In recent years, caregivers are seeking alternative or complementary treatments for autism and have a wide array of options available. One such treatment is arts-based therapy. It is a natural fit for autism. It helps assuage the deficits associated with autism by channeling autistic behaviors into an expressive, creative outlet.
Arts-based therapy is an umbrella term comprising of various art forms namely, visual art, dance/movement therapy, music therapy, play therapy and drama therapy. Contingent on the interests and preference of the child, any one or more art forms can be employed to reach the desired goal.
One of the major characteristics of autism spectrum disorders is difficulty with verbal and social communication. However, many individuals with autism have an extraordinary ability to think visually i.e. “in pictures.” Art, in general, is a form of expression that could open doors of communication for a child with autism. It also promotes self-exploration, emotional growth, and sensory integration while also encouraging social interaction in a fun setting.
Arts-based therapy differs from traditional art-making or performance in that the emphasis is on the process of creating and making rather than on the end product.
Benefits of Arts-based Therapy
It helps to express feelings that may be difficult to verbalize and thereby increase communication skills and develop the ability to recognize and respond to facial expressions.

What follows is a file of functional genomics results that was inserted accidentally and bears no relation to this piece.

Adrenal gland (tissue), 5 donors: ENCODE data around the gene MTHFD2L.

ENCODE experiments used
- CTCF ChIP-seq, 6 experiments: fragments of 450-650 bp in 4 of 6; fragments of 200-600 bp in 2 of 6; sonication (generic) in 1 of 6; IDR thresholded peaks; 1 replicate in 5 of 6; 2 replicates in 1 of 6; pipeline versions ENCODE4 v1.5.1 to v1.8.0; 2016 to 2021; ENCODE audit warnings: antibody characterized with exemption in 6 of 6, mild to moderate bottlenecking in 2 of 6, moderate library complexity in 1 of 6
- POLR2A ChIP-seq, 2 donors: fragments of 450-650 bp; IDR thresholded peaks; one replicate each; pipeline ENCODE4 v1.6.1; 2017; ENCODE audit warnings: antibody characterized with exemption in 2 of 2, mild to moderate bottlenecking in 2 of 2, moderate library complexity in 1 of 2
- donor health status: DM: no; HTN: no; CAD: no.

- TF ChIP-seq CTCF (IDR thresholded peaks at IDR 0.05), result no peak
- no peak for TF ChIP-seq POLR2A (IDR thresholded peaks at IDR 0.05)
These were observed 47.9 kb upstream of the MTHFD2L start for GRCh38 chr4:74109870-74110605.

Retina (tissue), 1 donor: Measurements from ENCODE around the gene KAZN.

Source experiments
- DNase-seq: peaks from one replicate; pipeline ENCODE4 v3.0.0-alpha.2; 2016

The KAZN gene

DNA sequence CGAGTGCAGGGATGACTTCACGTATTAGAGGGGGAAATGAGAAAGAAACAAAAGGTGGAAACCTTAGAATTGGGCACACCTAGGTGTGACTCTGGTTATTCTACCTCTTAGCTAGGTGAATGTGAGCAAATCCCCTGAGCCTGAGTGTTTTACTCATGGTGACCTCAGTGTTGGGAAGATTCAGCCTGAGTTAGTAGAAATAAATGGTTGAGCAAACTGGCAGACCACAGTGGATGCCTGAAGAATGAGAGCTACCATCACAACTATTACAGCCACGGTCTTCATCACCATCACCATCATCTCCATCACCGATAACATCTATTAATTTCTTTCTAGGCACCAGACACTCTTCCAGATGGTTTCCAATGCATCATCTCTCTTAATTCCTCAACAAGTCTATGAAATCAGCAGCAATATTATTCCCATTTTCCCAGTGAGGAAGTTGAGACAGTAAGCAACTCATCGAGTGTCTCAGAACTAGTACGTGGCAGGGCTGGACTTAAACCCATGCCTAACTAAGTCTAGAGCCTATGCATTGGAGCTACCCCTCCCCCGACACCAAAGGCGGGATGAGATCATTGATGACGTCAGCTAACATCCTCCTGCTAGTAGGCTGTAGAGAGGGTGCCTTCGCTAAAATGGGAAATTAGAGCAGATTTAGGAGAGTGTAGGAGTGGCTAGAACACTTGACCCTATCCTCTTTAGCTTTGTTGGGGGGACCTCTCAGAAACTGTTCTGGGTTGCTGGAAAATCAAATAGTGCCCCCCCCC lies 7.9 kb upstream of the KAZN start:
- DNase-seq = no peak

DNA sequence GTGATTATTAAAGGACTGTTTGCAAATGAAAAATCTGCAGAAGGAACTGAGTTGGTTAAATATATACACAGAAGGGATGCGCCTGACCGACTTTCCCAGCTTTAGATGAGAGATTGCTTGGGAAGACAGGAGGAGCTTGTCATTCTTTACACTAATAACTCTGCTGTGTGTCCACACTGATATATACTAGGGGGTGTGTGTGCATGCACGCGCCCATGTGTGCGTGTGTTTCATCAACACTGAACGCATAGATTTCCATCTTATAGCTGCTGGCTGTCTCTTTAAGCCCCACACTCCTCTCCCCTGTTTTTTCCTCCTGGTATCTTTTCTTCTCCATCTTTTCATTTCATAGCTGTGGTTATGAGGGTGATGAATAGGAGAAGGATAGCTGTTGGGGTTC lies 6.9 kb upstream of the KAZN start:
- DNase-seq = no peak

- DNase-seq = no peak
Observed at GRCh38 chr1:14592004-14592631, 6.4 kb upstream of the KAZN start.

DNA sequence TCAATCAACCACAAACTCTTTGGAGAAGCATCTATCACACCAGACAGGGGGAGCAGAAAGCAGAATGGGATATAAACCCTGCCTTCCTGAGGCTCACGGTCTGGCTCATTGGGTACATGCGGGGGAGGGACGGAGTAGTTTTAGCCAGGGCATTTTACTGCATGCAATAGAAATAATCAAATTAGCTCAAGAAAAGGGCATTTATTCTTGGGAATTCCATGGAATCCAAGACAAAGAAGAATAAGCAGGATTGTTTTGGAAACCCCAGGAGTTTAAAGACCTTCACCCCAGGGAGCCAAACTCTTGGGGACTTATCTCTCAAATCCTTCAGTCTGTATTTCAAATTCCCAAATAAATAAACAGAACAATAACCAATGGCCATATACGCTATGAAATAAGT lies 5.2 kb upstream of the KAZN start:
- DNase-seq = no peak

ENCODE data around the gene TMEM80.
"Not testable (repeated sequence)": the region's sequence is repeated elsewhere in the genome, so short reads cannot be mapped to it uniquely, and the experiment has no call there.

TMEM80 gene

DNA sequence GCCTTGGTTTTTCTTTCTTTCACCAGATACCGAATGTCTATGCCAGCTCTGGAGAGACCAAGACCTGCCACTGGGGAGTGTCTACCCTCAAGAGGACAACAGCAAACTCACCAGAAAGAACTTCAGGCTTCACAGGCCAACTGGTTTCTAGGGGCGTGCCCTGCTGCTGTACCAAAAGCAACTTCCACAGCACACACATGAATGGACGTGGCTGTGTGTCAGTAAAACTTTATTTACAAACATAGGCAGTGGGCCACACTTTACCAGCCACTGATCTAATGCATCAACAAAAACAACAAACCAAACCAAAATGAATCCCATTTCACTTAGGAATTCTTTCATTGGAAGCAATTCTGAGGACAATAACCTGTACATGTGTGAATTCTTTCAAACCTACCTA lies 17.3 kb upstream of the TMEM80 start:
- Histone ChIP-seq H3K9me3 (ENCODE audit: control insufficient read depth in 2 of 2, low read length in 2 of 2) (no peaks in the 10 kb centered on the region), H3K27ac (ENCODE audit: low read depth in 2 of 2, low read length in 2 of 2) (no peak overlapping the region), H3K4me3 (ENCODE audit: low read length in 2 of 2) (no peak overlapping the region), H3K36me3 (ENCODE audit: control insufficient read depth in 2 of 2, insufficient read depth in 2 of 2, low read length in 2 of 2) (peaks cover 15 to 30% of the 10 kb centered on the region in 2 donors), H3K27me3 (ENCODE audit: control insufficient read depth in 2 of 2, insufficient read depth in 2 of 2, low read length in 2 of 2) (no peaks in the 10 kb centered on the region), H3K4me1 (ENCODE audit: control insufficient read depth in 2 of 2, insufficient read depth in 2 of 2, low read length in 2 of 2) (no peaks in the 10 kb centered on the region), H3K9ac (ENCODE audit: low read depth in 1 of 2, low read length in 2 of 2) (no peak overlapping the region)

It enables the child to explore their imagination and creativity and help them think symbolically.
It aids the child in developing healthy coping skills and improves self-esteem and confidence by identifying and tackling emotional issues and concerns.
It promotes sharing in a safe nurturing environment along with decision making.
It also improves fine and gross motor skills and physical co-ordination.
It also improves the tolerance for unpleasant stimuli while channeling self-stimulating behavior into more creative activity and manages sensory issues.
It works on the cognitive difficulties faced by children with autism.
When done in a group setting, it helps in developing cooperation, turn-taking, respecting differences, teamwork and a sense of acceptance and other social skills that can all be practiced in an enjoyable, natural setting.
It also works on enhancing language comprehension, self and social awareness and perceptual skills.
It can be employed to decrease echolalia (uncontrolled and instant repetition of the words spoken by others).